Maybe it's just us, but we’re not really into the scary side of Halloween. I've read that it's a lot better than it was back in the early 20th century (mayhem and super creepy homemade costumes!), but watching terrifying movies and putting out gruesome decorations that freak the neighborhood kids out just isn't my idea of fun. I don’t know; maybe I'm just getting boring in my old age. ;-)But, you'd be surprised how many kids are brought up watching these things - and from an early age. I've already had a kindergartener tell me that his parents dressed his little sister up as Chuckie last year - and he totally knew who the character was. I'm still hoping he didn't watch the movie, but ya never know. So, just in case you're like me (and if you do like the scary stuff, no offense meant! Everyone celebrates holidays in their own way), I'm sharing some of my family’s favorite not-so-scary Halloween books and movies/shows to watch this time of year. ***For the record, we have a 4-year-old son and an 11-month-old daughter (who's not supposed to watch TV and doesn’t for the most part, but you know how that goes).***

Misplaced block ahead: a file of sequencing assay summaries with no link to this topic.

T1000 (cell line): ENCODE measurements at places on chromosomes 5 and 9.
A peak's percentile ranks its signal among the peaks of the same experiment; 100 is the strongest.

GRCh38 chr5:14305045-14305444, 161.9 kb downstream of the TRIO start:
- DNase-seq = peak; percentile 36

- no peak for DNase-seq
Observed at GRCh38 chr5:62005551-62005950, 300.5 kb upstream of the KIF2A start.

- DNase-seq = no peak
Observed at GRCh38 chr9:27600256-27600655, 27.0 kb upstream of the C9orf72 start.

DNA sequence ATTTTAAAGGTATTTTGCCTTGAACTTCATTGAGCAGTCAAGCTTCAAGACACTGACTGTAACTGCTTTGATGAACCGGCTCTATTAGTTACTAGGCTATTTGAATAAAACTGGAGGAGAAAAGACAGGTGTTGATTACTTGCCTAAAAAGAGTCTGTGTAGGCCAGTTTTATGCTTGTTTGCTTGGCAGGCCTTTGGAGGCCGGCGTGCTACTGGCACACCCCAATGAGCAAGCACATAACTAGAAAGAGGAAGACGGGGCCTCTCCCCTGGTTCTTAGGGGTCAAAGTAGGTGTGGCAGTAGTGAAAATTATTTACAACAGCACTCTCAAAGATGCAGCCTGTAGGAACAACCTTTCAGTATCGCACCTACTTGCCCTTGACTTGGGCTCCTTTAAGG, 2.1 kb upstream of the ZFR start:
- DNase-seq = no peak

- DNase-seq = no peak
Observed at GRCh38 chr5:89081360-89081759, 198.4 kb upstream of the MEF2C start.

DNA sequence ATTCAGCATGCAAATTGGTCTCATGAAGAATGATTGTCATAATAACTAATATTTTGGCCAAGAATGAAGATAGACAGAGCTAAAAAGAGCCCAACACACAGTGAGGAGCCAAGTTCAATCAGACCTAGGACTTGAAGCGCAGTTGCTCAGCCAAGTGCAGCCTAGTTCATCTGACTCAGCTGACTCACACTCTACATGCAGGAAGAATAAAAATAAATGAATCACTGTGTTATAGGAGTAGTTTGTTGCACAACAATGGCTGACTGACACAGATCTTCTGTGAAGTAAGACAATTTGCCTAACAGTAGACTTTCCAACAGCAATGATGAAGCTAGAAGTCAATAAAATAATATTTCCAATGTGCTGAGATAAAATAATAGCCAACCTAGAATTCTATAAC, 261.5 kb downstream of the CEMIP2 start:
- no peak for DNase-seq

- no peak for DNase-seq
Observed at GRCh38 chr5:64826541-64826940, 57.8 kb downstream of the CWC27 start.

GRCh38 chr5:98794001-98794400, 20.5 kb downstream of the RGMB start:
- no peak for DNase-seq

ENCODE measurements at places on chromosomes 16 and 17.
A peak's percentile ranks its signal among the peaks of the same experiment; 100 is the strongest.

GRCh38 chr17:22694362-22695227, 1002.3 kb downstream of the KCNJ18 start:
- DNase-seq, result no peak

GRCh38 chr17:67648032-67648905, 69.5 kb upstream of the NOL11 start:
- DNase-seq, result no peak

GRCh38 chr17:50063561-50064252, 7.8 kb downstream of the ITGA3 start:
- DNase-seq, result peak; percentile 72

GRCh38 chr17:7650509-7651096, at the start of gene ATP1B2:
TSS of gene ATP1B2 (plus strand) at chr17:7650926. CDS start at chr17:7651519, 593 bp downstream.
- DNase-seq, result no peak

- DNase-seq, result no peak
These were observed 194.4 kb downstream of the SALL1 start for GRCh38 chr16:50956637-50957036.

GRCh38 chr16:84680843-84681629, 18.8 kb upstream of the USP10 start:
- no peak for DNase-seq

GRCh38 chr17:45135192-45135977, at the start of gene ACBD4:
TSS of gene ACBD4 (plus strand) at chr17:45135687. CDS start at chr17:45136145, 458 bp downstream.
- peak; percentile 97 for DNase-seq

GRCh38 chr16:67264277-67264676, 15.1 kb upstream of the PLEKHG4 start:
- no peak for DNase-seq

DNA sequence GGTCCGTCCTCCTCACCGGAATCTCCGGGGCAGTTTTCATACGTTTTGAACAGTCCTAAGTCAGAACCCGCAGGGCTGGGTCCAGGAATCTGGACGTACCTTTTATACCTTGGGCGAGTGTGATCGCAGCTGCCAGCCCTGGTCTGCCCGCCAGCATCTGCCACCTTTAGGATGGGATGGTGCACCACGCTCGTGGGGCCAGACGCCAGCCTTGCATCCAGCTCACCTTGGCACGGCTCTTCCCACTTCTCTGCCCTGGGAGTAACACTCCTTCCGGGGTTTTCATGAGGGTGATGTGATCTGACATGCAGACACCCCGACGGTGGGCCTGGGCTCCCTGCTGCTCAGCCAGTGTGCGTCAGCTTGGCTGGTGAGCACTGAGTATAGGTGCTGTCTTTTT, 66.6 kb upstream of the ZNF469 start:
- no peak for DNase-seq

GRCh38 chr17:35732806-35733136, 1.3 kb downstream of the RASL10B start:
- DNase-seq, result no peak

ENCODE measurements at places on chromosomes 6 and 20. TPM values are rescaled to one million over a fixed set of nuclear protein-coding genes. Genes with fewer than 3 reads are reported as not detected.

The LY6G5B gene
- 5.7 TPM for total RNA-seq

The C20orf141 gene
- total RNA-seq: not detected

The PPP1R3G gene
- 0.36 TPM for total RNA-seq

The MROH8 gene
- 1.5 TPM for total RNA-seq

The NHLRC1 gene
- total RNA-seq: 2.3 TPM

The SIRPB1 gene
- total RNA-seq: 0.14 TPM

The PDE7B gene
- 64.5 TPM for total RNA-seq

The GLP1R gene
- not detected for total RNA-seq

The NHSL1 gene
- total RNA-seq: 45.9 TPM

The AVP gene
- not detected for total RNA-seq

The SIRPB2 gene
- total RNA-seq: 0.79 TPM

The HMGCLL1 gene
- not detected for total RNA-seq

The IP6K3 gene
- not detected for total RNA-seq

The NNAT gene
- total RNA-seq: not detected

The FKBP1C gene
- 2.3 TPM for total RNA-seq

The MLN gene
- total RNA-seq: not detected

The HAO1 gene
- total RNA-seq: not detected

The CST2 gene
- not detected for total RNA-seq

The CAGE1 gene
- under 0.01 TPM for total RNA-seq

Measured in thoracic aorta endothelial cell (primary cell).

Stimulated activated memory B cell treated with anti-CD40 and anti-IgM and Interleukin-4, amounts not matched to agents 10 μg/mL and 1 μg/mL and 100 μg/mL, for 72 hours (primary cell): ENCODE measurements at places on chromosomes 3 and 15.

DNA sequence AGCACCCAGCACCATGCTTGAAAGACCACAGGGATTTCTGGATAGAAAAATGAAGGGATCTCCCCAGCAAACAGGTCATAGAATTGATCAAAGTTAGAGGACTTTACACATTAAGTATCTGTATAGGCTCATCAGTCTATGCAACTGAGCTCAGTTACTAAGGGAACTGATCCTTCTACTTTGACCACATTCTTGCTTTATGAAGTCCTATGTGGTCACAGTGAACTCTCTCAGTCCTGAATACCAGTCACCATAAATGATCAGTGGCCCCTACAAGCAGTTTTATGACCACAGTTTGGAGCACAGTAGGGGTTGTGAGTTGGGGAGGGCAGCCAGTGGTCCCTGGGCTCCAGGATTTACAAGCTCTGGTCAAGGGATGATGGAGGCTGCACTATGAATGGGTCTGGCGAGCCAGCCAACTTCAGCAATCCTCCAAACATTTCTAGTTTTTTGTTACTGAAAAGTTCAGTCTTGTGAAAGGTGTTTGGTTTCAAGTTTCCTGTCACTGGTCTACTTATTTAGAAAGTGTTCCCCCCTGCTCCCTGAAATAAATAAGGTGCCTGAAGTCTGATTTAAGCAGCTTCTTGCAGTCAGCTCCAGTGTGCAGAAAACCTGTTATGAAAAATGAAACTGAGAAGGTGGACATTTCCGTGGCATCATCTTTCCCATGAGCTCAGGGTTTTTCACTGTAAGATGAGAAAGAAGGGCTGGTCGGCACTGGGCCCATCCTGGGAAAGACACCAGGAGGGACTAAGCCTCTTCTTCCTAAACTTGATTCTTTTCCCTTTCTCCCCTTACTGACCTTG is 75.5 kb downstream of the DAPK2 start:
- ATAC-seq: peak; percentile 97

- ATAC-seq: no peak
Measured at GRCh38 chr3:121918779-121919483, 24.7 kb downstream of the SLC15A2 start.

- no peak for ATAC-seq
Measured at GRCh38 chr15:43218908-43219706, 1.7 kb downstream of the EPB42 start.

Movies/ShowsCurious George: A Halloween Boo Fest - When I say that Curious George (namely, the TV show version) is our family’s favorite, it’s an understatement. My husband and I probably prefer Curious George more than our kids, who do, indeed, like the show; we even prefer it to grown-up fare, if you can believe that. The Man in the Yellow Hat is my husband’s spirit animal (I wish I was kidding) and I’ve sat analyzing the show from every angle (The Man character = Ross from Friends, I swear). So, when they released Boo Fest, we were ecstatic. The whole thing takes place at their country house (which my husband considers his dream home...again, not kidding) and revolves around an old tall tale about a scarecrow called “No Noggin” who kicks off the hats of unsuspecting trick-or-treaters. The music and humor make this juuuuust scary enough for the littles to enjoy while injecting some great autumn fun. The secondary characters are just as timeless as George and the Man, too. Mickey's Monster Musical - If your little ones love Mickey Mouse Clubhouse, they'll love Mickey's Monster Musical. While it uses typical Halloween monster characters - Dracula, Frankenstein's monster, ghosts - they get a mild Mickey makeover when they're played by the Disney characters, themselves. As adults, my husband and I give each other the side eye and a smirk - the premise is blatantly based on some old horror films, but we recognize it most closely resembles The Rocky Horror Picture Show; even some of the organization of songs and general tunes seem too close to be random, hee hee - but our little boy loves it, and that's all that matters to us. Plus, the songs ARE kinda catchy. If you buy the double DVD (which we ended up doing when we found ourselves fed up with a lack of kid-friendly Halloween fare), there's another MMC Halloween-themed show, Mickey's Treat. Mickey's House of Villains - Found on Netflix (woohoo!), this winds a storyline of Disney villains taking over the “House of Mouse” (Mickey Mouse’s more grown-up “club” from the 90s TV show) through a handful of old and new Halloween Disney shorts. Honestly, my favorite part is the shorts, but our son seems to enjoy the whole thing, even if he has to convince us that "I won't be scared, guys." The ending with essentially a battle between Mickey and friends vs. the villains could be construed as a teeny bit scary, but it’s a happy ending and you can also always end it after the shorts if you think your little one won’t like it. (I still consider it low on the scare-o-meter, but .) Bedknobs and Broomsticks - Speaking of the scare-o-meter, this one’s more on the high end, so depending on the age of your little one, take this into consideration. For the most part, the film takes place in the sleepy WWII-era England countryside and revolves around a sweet but no-nonsense witch-in-training (Angela Lansbury) taking in three kids who have been orphaned by the war. While searching for a magic spell, they take mystical journeys (particularly cartoon-based ones) that give it a more Halloween-ish air of Mary Poppins, before things get darker when some Nazis infiltrate the scene. The ending may be scary for some (I answered plenty of questions about Nazis and the suits of armor that kind of creepily fought them off - genuine questions, not fearful questions, but still), so enter at your own risk. This is by far the scariest suggestion on the list, so skip it for the younger set. It’s one that my husband adored as a child so we’ve added it to our annual “must see” list, but we’re quirky; we’ll be adding Arsenic and Old Lace when the kiddos are older, if that tells you anything. Room on the Broom - You can either read this story or watch the half-hour-length movie/show (also available on Netflix), totally up to you, but I actually prefer the celebrity voice overs of the Oscar-nominated short movie. Either way, it’s about a kind-hearted, generous witch who makes “room on her broom” for several animals before encountering a problem that’s solved with the help of cooperation and friendship. (From the makers of The Gruffalo, also an awesome not-too-scary monster book.) This has become one of my personal favorites. Books Creepy Carrots - A Caldecott Honor book for its awesome illustrations, this book is full of some creep - but no real scares - making it great for the younger set. Jasper is a carrot-lovin’ rabbit who is terrified that he’s being followed by some creepy carrots. This is a fun, excellent read for those who are too young for monster and ghouls. (My students and kids all love it and get the giggles while reading it, so hopefully yours will, too!) The Little Old Lady Who Was Not Afraid of Anything - A classic Halloween tale with rhythmic repetition that gets the kiddos hooked, it tells of a little old lady who encounters all sorts of spooky things - a pumpkin head, a wiggly shirt, pants with no body, stomping boots - and walks faster and faster to her home. (Is she REALLY not afraid of anything, I wonder?) When they all catch up to her, she’s brave enough to answer the knock on her door, show them how unafraid she is, and even offer them a way to scare somebody. See if your little ones can guess what the solution is at the end! Pumpkin Trouble - Adorably silly, this is a cute story about a duck who wants to make his own jack o’lantern but encounters some, um, trouble. (Spoiler alert: He falls in while scooping out seeds.) Even more giggle-inducing trouble ensues when he encounters his friends, who don’t realize it’s their friend, Duck. Little. Ones. Love. This. Book. It may seem super simple, but it’s totally worth buying. Kids of all ages love to reread it (or have it read to them) over and over again. Apples and Pumpkins - If fall is your family’s favorite, like ours, this book is perfect. It captures the fun of picking apples and pumpkins, making a jack o’lantern, and going trick-or-treating without all the scary stuff. This is one of four books in Anne and Lizzy Rockwell’s series of seasonal books. The illustrations are sweet and classic, as is the story. These are just a handful of our family’s favorites; hopefully you don’t think they’re too spooky! We’d love to hear your own favorite family-friendly Halloween books and movies in the comments to share ideas with all! End let me know if you like this type of round-up. As a librarian by trade, I'd love to share more holiday-themed lists if you guys like them.